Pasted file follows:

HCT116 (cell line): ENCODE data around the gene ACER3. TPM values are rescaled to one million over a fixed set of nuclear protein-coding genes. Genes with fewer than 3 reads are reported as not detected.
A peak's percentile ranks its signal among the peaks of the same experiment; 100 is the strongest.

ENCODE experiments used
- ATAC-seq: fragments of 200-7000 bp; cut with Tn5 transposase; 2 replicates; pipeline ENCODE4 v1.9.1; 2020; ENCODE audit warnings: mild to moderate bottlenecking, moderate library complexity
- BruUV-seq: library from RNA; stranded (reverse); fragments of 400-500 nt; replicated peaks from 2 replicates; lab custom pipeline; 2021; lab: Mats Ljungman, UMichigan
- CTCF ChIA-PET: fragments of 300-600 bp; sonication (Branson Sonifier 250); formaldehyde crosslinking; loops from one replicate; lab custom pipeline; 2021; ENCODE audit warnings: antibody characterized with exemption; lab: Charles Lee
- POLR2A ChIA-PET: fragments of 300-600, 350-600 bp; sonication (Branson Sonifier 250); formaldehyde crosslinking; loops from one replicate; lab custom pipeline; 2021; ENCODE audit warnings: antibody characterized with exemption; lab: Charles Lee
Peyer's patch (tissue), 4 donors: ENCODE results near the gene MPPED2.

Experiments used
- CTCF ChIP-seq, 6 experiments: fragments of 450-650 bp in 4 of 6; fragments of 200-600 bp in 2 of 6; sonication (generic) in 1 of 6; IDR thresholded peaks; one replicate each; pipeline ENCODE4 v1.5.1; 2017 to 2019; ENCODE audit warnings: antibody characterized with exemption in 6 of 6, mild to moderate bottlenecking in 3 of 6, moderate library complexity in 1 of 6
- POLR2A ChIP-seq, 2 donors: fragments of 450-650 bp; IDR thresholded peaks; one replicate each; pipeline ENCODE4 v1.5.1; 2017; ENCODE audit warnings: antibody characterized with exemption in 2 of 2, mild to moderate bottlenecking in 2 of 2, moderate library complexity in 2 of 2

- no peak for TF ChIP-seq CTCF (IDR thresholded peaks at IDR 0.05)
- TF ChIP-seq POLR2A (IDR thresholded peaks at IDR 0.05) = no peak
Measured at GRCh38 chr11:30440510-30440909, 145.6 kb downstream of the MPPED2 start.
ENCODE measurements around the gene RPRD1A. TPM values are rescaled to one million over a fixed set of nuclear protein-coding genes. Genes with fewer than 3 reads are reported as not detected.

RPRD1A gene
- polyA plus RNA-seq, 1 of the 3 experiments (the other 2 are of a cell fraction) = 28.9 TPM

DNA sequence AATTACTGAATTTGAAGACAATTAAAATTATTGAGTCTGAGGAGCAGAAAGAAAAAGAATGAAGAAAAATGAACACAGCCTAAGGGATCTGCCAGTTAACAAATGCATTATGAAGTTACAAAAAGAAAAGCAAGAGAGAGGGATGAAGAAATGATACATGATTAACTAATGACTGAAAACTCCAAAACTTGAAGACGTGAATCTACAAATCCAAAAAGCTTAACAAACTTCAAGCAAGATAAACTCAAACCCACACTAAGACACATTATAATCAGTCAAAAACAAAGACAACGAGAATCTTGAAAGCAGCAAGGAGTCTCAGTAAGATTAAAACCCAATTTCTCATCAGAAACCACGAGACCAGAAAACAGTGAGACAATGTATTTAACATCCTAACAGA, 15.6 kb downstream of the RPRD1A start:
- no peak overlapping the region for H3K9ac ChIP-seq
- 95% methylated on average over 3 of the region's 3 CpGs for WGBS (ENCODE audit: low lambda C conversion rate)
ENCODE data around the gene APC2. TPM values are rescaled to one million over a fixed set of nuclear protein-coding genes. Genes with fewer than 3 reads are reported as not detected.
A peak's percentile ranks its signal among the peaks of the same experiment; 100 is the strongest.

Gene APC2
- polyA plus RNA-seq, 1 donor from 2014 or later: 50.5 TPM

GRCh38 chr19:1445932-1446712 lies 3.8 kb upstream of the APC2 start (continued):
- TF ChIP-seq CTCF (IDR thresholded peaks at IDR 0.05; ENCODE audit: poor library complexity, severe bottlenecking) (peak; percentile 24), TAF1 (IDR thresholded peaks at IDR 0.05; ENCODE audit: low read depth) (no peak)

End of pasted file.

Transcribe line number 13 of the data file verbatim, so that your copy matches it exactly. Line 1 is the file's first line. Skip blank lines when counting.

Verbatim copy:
- TF ChIP-seq POLR2A (IDR thresholded peaks at IDR 0.05) = no peak